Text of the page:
More than a dozen companies have removed “unjust and unwarranted” terms for homeowners which make it difficult for them to sell their property, sometimes trapping them in unaffordable homes.
The competition watchdog said it had agreed with 15 businesses that they should release 3,500 leaseholders from contracts which saw their ground rent double in price every 10 to 15 years.
The businesses also promised to remove inflation-linked price rises that had replaced some of the original clauses which doubled rent.
“The CMA (Competition and Markets Authority) believes that the original doubling clauses were unfair terms and should therefore have been fully removed, not replaced with another term that increases the ground rent,” the CMA said in a statement.
Homebuyers can purchase either a leasehold or a freehold on land. Those who only buy the leasehold will generally have to pay a fee to the owner of the freehold, this is common in flats, and many newly built housing developments.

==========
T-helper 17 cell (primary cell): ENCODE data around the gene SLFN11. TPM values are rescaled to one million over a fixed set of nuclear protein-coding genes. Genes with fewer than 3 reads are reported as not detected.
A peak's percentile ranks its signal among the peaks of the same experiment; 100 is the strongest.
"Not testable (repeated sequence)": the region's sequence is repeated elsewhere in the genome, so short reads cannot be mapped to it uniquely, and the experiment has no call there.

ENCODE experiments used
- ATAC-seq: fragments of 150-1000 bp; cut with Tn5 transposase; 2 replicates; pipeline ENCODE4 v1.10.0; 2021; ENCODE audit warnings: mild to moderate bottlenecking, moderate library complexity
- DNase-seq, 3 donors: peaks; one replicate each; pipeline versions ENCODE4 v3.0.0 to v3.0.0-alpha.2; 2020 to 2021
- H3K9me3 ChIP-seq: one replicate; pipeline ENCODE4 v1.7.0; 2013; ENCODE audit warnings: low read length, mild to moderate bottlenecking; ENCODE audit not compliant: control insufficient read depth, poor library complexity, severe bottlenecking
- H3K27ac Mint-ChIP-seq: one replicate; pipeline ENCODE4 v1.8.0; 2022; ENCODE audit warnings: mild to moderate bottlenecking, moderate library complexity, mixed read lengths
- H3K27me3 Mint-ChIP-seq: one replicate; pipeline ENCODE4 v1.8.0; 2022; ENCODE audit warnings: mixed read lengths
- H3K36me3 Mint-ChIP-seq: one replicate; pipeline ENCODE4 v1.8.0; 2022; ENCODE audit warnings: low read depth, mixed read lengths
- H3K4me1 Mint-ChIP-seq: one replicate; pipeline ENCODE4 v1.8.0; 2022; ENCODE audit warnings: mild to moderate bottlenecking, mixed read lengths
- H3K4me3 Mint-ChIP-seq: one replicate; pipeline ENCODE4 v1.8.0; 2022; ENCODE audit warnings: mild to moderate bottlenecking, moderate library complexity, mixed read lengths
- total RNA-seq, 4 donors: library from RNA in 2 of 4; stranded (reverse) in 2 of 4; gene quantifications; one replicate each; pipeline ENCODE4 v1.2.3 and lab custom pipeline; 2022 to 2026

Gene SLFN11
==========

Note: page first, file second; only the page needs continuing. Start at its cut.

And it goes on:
But unaffordable changes to the leasehold fees can sometimes lead to people having their homes taken away. And even if they want to sell, buyers are likely to be put off by the onerous terms.
The companies had bought the freeholds from developer Countryside, which the CMA has already struck an agreement with.
CMA chief executive Andrea Coscelli said: “Thousands more leaseholders can now rest easy knowing they will not be forced to pay costly doubling ground rents.
“We believe these terms are unjust and unwarranted, and can result in people trapped in homes they are unable to sell or mortgage – a major cause of anxiety and stress for so many.
“We welcome the commitment from these businesses to do what is right by their leaseholders by removing these terms, and we will hold them to it.
“While this is a huge step forward, our work here isn’t done. We will continue to work hard to free leaseholders from these problematic terms and will now be putting other housing developers under the microscope.”
Published: by Radio NewsHub